How costly are letting agents?
Published 15/02/2013 | 04:00
Due to financial circumstances I am moving back in with my parents who live in Cork while renting out my Dublin apartment. Travel between the two will be awkward and I understand that some letting agents charge a fee to manage tenants on your behalf. How much would I expect to pay for this service and are there any downsides?
The cost of property management services varies, but you can expect to pay around 10pc of the annual rent. Getting a good agent is vital as it is them you want your tenant to call, rather than you, if something goes wrong.
Many local estate agents offer this service, but do ask to speak to such agents' existing clients to get an idea of how hands-on they are.
Some agents offer a letting service usually for about a month's rent and this includes vetting of tenants, checking of references, collection of deposits and signing of leases.
Others also offer a tenant management service which includes follow up when rents are unpaid, property inspection and dealing with tenant complaints. They can also arrange repair and maintenance services through third party suppliers.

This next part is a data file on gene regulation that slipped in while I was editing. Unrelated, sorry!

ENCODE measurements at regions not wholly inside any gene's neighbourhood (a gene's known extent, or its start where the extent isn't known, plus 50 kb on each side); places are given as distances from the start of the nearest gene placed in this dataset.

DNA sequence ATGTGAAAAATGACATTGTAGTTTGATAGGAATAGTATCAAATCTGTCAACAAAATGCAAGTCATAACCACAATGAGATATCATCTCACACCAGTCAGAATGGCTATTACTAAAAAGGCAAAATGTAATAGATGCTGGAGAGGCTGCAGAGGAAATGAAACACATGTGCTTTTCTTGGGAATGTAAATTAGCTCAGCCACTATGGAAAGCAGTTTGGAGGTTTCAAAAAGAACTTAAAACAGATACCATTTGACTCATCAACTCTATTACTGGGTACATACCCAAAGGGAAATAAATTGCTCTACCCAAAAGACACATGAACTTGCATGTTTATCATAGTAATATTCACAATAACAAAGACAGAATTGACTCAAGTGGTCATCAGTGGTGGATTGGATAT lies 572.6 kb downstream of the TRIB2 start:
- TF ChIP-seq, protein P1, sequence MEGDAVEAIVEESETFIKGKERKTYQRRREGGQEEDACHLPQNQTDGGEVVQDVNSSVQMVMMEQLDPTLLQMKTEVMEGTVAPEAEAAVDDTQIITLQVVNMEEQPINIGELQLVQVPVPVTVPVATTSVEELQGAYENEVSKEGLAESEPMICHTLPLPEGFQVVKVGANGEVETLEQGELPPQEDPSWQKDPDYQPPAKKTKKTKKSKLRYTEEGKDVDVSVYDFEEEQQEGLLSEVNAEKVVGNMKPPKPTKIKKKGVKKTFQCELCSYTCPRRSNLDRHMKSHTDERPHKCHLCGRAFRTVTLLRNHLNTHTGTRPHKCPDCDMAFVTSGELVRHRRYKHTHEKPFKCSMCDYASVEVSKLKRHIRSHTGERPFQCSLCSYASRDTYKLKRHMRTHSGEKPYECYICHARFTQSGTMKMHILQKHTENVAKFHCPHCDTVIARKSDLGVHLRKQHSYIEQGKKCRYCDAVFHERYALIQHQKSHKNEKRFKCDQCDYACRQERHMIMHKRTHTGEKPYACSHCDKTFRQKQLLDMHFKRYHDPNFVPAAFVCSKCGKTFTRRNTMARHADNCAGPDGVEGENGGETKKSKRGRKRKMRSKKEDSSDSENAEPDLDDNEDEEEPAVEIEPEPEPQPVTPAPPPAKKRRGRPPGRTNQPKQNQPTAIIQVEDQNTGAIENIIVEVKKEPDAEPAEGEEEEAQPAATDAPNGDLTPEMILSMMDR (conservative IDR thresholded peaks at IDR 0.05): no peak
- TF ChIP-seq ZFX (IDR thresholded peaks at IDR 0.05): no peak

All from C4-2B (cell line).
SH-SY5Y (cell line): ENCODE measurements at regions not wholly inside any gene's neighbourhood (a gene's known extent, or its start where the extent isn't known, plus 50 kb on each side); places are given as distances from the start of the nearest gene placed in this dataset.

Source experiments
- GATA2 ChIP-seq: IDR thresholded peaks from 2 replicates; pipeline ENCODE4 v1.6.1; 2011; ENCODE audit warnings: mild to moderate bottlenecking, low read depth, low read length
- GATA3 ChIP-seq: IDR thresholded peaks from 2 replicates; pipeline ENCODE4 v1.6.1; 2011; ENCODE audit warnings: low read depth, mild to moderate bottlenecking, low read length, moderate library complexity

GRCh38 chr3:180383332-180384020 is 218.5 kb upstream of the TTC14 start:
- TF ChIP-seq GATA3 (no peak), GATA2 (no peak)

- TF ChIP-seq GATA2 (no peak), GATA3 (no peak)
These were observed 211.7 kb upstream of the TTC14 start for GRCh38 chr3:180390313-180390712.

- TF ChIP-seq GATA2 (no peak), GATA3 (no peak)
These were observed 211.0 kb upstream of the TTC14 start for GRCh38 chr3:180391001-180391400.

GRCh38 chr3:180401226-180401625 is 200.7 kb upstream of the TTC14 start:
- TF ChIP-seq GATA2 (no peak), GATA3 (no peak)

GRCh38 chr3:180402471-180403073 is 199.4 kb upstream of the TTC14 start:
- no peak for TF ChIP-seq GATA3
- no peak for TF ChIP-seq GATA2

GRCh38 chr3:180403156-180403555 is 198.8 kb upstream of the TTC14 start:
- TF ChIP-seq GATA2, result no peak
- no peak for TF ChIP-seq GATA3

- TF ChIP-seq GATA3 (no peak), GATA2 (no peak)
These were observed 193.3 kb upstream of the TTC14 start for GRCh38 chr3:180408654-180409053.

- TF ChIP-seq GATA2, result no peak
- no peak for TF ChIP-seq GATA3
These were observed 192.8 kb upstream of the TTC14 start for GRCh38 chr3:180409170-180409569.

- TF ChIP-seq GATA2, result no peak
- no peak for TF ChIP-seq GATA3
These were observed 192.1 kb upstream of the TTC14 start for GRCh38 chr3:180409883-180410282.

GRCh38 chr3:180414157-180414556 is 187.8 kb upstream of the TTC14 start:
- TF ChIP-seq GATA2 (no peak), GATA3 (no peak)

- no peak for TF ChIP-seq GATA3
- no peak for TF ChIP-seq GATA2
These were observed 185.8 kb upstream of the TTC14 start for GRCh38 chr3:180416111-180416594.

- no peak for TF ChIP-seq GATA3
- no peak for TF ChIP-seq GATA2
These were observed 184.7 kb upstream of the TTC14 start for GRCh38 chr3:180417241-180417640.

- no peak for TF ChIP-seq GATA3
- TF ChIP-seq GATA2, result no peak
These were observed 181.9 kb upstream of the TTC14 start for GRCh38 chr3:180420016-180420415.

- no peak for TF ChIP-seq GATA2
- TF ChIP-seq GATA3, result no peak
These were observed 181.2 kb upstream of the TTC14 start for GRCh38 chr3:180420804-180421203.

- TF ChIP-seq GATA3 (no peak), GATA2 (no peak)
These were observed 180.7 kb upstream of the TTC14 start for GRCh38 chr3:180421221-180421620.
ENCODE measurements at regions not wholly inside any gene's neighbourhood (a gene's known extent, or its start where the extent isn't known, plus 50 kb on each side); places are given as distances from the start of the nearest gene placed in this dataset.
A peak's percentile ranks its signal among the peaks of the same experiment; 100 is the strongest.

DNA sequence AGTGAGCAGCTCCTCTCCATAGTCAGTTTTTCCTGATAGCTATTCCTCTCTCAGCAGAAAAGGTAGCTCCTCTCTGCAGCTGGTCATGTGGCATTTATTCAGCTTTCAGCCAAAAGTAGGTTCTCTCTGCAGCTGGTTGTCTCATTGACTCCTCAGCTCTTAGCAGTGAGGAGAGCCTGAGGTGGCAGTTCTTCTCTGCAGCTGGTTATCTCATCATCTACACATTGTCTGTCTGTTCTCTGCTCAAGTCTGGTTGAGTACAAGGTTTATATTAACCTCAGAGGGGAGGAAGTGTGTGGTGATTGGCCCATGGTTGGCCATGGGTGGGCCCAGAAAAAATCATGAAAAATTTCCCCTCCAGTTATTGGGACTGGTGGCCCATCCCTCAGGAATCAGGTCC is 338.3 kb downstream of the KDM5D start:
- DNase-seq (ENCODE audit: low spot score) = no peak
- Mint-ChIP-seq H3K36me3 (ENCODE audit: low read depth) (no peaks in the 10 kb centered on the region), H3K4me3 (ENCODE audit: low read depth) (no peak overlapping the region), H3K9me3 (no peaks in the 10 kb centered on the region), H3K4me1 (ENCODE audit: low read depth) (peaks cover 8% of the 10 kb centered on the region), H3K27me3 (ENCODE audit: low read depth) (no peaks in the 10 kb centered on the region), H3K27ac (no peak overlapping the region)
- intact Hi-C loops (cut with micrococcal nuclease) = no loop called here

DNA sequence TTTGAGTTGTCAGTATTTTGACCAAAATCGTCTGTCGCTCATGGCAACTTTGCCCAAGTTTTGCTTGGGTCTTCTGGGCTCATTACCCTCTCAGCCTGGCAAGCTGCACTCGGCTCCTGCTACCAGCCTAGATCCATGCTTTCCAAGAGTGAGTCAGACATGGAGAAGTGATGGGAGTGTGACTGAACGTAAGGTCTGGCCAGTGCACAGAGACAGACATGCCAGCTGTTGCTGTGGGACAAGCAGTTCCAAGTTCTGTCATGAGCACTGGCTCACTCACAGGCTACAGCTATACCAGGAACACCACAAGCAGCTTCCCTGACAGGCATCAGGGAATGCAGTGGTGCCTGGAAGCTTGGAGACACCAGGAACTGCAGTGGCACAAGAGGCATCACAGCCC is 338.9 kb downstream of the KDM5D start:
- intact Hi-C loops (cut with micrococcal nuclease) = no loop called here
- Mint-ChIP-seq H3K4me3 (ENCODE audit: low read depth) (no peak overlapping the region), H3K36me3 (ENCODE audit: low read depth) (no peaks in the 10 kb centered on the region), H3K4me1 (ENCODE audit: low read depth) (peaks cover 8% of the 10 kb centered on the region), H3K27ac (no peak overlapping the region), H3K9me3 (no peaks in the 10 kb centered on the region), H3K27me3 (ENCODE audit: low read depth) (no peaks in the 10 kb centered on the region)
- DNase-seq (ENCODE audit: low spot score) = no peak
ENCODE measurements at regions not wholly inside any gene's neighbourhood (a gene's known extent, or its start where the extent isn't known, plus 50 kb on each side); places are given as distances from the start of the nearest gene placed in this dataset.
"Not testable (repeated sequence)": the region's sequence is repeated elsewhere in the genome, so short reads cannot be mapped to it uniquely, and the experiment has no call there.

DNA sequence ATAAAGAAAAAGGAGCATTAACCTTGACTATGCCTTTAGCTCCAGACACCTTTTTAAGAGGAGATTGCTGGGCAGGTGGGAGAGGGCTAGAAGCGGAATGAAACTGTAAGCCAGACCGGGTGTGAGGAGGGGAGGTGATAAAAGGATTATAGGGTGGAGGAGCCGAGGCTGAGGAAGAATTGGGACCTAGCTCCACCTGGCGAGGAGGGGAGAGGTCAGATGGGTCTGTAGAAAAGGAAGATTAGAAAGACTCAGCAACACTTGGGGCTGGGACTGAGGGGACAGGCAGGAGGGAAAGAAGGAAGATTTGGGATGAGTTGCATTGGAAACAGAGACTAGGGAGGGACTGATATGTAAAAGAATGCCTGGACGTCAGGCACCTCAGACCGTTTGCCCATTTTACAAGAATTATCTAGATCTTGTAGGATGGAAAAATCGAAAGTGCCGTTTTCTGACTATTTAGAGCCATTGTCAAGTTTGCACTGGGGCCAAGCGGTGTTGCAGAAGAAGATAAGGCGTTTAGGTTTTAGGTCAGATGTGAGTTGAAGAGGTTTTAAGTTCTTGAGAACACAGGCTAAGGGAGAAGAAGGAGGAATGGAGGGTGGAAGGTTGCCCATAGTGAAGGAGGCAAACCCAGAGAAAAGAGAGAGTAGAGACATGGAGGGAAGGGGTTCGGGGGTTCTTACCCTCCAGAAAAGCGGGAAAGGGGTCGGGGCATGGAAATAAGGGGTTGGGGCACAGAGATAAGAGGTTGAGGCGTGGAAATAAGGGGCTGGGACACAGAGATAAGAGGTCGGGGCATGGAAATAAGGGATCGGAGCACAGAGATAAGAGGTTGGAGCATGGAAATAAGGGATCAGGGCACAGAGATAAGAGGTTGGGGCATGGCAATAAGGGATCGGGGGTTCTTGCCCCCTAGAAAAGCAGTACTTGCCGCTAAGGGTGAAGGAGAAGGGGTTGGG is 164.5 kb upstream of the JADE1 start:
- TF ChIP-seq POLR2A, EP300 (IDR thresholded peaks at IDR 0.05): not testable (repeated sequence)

The plusses are that you don't have to be personally involved with your tenant. Naturally, you'll have to weigh the costs against the rental income, but it may prove worth paying for the convenience.
I'm beginning to fall behind on my mortgage and missed last month's payment for the second time in a year. To be honest, the main problem isn't the mortgage itself, but my other loans and in particular, my credit card which I put Christmas on. I'm at my wits end and am afraid the bank will start hassling me.
You're not alone. The level of personal debt in Ireland is extremely high – conservatively €8,500 per household, according to the latest Central Bank statistics. Car loans, credit union debts and credit card bills account for much of this – the average credit card debt for instance, is over €1,400.
The interest charged on these types of loans can be multiples of that charged on mortgages, so it's tempting to forego one for the other. First of all, list out your debts with those charging the highest interest rate at the top. Seeing them in writing with corresponding payments can clarify priorities.
Next, see how much you can afford to pay each. Robbing Peter to pay Paul isn't a great idea as you will fall behind. Negotiating a lower, but guaranteed, payment to everyone is better.
Bear in mind that personal debt is largely 'unsecured' – that is, the lender can't automatically repossess your assets. This is why you're charged more.
Five Irish banks recently signed up to a code which agrees to write off unsecured debts by up to 80pc as long as customers commit in full to mortgage payments for five years.
You will need to complete a Standard Financial Statement outlining your income and expenditure, but ask your mortgage bank to help with this. They should then contact other lenders on your behalf to renegotiate other debts. You can also get helpful advice from your local Money Advice Bureau or www.mabs.ie.